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Was Captain Ahab Ahead of His Time?

In the 1956 film production of <em>Moby-Dick</em>, Gregory Peck played a fanatical Captain Ahab.
Hulton Archive / Getty Images
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In the 1956 film production of Moby-Dick, Gregory Peck played a fanatical Captain Ahab.

Is it possible? Could Ahab — the peg-legged ship's captain who leads that ill-fated quest for the great white whale in Herman Melville's Moby-Dick — have been misunderstood.

To most, especially those who know him only from John Huston's film, Ahab is a petty dictator, tyrant of a tiny seaborne fiefdom, a monomaniac dedicated only to killing the whale that mauled him. Ultimately, he's a mass murderer who drags dozens of sailors to Davy Jones' Locker.

But under that exterior madness, some see a man of surprising talents — a man destined for greatness, then marred by destiny. He's a wounded man, haunted not just by his loss, but by the image of the wife and child he's left behind. There's a humanity to him — and he's his own worst enemy.

There have been men of vision who've recognized this, not least Orson Welles, who turned Moby-Dick into theater and grabbed the part of Ahab for himself. Welles' play Moby-Dick Rehearsed has a following among Ahabophiles for staying faithful to the master.

And Ahab, finally, may be a more modern character than his 1851 vintage might suggest. Corporate groups come to Mystic Seaport in Connecticut for leadership seminars inspired by Captain Ahab. (And no wonder: He convinces a bunch of boozy seamen to join his suicidal mission. And there's no mutiny on the Pequod; Ahab is no Captain Bligh.)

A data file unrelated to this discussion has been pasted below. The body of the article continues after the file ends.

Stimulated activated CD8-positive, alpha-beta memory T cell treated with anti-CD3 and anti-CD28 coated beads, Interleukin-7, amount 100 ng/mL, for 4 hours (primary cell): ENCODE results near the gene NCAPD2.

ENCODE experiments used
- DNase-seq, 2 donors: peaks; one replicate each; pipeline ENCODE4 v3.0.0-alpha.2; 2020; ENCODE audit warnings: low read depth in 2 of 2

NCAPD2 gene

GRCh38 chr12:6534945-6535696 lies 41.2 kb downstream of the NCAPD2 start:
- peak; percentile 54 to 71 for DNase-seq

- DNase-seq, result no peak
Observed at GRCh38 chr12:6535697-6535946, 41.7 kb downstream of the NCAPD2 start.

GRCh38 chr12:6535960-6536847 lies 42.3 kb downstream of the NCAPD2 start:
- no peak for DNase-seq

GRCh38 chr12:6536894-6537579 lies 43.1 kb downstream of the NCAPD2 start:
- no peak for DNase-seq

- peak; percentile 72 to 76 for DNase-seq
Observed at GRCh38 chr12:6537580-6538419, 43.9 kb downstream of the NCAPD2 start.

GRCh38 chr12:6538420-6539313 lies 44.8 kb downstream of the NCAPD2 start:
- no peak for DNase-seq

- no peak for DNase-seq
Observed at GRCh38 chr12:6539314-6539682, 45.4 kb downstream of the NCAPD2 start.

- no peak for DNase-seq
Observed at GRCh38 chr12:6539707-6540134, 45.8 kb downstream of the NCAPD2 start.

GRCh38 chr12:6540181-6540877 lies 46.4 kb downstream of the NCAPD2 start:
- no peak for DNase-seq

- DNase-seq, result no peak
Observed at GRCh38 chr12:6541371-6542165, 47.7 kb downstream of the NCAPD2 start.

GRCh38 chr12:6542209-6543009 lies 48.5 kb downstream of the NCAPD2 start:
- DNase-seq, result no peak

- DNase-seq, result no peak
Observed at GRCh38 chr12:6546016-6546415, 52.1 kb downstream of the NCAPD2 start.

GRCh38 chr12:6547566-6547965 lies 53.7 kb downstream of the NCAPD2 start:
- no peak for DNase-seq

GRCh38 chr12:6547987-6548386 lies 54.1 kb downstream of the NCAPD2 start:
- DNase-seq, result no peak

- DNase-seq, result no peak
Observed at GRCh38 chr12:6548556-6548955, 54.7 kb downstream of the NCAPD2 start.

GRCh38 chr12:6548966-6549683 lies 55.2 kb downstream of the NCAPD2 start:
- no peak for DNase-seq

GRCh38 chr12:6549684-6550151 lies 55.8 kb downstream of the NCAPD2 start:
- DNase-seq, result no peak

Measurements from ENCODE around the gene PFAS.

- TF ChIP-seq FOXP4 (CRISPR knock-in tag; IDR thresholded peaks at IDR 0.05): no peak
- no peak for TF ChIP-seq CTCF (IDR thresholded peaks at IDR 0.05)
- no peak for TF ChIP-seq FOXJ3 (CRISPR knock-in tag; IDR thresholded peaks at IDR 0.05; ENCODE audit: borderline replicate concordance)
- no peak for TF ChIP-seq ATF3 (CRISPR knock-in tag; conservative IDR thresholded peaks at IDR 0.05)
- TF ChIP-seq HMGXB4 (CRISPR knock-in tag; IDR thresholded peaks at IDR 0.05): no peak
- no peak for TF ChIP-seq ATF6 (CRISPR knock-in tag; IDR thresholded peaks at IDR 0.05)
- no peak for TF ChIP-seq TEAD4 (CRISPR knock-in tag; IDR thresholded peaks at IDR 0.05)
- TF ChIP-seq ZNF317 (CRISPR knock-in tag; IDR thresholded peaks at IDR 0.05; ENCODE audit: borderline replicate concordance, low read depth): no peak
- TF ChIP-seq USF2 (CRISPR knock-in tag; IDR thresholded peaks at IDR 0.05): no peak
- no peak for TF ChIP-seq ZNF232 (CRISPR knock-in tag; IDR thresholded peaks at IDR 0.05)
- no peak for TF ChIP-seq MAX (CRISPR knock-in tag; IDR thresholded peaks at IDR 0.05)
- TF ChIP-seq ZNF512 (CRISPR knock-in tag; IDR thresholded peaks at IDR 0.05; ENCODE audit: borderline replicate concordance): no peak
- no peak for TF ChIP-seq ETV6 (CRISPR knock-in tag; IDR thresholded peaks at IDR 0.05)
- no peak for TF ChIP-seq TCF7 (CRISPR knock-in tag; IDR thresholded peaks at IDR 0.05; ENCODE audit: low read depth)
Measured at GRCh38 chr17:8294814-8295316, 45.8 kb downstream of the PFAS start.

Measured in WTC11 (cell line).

In some sense, he's every leader of every country who asks the population to trust him, follow him — wherever.

In this installment of NPR's ongoing series In Character, our correspondent takes a high-concept trip to the decks of the Pequod, in search of what makes Ahab such an enduring figure.

Copyright 2022 NPR. To see more, visit https://www.npr.org.

Morning EditionAll Things Considered
Larry Abramson is NPR's National Security Correspondent. He covers the Pentagon, as well as issues relating to the thousands of vets returning home from the wars in Afghanistan and Iraq.